Down in the lowest reaches of Monte Truoro is the legendary Grotto di Matermania. The cave is dedicated to Cybele, the mother of gods, who was not a part of the Greek or Roman pantheon, but rather of Eastern origins. Each day at dawn, the rising sun illuminates the cave, leading scholars to believe that this was an important shrine for worshippers of the mysterious cult Mithraism, which celebrated the Indo-Iranian deity Mithras. Little remains of the ancient structure, which the Romans later adapted into an opulent nymphaeum, or small shrine.

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Luxuriate at Punta Tragara

A 10-minute walk from the city center, this Le Corbusier-designed hotel is lauded as one of the most beautiful in Capri. Tragara’s Michelin-starred rooftop restaurant, Mammà, is the culinary envy of the island, as are their sumptuous suites with enormous half-moon windows that frame the land and sea of Capri.

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Discover the Ruins of Villa Jovis

Taking its name from the ancient Roman god Jupiter, or Jove, Villa Jovis was most impressive (and well-preserved) of all of Emperor Tiberius’ 12 island residences. An architectural wonder in its day, the villa was constructed on the Rocca di Capri that delineates Capri from the tip of the Sorrentine peninsula, Punta Campanella. The views are breathtaking, and the story of ancient Rome comes alive here when you think of its natural fortifications that proved helpful to alerting Rome of any attacks.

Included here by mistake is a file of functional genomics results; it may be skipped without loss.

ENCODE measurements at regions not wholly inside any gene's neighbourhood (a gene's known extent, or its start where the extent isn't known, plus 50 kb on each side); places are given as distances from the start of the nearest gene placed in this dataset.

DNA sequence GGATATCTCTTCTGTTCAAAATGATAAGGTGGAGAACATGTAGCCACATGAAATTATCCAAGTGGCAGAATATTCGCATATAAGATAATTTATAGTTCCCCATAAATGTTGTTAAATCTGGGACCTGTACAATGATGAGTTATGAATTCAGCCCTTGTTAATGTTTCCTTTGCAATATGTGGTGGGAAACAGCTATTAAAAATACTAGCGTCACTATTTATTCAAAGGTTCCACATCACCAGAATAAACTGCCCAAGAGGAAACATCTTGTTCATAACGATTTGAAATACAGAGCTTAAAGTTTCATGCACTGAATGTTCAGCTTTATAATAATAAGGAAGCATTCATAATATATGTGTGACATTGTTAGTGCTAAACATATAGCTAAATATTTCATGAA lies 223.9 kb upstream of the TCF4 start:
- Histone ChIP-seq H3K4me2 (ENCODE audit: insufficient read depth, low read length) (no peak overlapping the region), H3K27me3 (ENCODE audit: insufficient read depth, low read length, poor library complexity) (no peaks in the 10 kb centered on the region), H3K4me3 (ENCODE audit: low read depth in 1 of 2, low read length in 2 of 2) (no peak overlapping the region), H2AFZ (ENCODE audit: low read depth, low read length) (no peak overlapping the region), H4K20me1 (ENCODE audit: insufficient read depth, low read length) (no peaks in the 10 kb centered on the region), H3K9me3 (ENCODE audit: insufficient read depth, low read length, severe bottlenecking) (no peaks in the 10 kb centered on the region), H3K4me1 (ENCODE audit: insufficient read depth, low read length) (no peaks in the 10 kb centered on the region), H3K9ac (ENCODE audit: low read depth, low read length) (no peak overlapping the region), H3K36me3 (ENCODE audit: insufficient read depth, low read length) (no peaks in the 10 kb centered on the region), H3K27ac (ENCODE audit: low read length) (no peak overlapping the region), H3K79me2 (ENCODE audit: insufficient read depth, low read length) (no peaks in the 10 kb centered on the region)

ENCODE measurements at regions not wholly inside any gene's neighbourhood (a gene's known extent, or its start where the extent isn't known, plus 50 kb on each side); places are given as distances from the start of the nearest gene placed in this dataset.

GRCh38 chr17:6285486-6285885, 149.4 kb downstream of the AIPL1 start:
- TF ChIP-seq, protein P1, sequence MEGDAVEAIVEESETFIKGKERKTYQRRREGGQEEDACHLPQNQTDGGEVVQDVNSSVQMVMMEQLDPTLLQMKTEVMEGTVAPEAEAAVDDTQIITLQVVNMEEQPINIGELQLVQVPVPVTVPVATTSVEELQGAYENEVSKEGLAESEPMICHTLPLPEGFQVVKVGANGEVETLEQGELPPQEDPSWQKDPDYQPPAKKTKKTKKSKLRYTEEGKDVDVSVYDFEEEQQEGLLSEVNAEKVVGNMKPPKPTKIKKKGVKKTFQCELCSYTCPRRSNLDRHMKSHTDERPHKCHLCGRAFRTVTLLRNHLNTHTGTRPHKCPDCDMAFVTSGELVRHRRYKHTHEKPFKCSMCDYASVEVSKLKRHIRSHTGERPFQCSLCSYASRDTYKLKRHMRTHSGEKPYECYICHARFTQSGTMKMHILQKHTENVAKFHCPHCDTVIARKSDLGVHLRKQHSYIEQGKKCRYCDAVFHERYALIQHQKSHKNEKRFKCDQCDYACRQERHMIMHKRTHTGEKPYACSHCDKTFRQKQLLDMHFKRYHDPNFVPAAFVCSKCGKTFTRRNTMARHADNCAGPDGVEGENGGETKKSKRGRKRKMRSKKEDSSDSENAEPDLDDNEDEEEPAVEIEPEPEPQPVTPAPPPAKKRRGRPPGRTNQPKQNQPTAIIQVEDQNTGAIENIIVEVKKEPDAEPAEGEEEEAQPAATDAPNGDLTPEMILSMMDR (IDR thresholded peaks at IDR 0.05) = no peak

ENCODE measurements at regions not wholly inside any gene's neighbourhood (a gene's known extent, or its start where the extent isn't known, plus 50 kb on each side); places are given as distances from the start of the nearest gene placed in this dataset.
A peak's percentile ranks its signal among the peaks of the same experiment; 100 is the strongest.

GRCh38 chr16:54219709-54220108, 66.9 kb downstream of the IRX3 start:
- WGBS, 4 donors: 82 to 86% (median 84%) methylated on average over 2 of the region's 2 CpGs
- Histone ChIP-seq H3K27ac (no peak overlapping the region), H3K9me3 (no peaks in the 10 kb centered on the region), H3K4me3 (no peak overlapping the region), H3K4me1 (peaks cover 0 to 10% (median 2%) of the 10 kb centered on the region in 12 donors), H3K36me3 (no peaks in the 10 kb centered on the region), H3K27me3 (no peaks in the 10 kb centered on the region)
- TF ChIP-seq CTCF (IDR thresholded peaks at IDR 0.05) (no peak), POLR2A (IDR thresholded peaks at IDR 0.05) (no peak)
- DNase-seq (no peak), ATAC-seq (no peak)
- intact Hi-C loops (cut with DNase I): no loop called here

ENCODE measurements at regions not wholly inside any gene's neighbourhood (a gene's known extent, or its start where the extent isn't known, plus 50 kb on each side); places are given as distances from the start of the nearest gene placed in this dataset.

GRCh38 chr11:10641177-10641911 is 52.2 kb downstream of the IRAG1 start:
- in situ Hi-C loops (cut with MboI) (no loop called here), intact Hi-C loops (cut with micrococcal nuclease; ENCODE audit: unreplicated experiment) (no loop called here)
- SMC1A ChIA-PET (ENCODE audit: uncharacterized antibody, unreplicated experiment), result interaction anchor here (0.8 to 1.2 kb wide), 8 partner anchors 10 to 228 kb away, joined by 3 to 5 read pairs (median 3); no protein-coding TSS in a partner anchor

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Grab a Spot on the Beach at Marina Piccola

Join local sun worshippers on this charming little slice of beach, which is lined with elegant, (often) air-conditioned cabanas. A small natural promontory, Scoglio delle Sirene (Sirens’ Rock), juts out into the bay and divides the beaches of Pennaulo and Marina di Mulo. The Sirens’ Rock is believed to be the spot where mythical temptresses in Homer’s The Odyssey seduced Odysseus, preventing him from returning home to his wife, Penelope.

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Relax at Certosa di San Giacomo

Located between the Castiglione and Tuoro hills is one of the true highlights of historic Capri: the palatial complex of Certosa di San Giacomo. Founded between 1371 and 1364, it was given as a gift by Queen Giovanna I of Naples to Count Giacomo Arcucci, a devoutly religious man who lived here until his death. The complex was sacked by pirates in the 16th century and later rebuilt and restored on the back of heavy public taxes. Baroque frescos decorate the church, which also contains the Biblioteca Comunale Popolare Luigi Bladier, a public library and the only free internet spot on Capri. Signs will direct you to the complex’s magnificent monastery gardens where there are benches with exceptional views of the island.

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Stroll Along the Giro dell’ Arco Naturale

Capri is hiking heaven with idyllic pathways running beside cactus-covered cliffs and whitewashed houses overlooking some of the bluest water on Earth. The Giro dell’ Arco Naturale is a stunning hike that takes you past the Arco Naturale, the Grotta di Matermaia, Villa Malaparte, and I Faraglioni in less than two hours.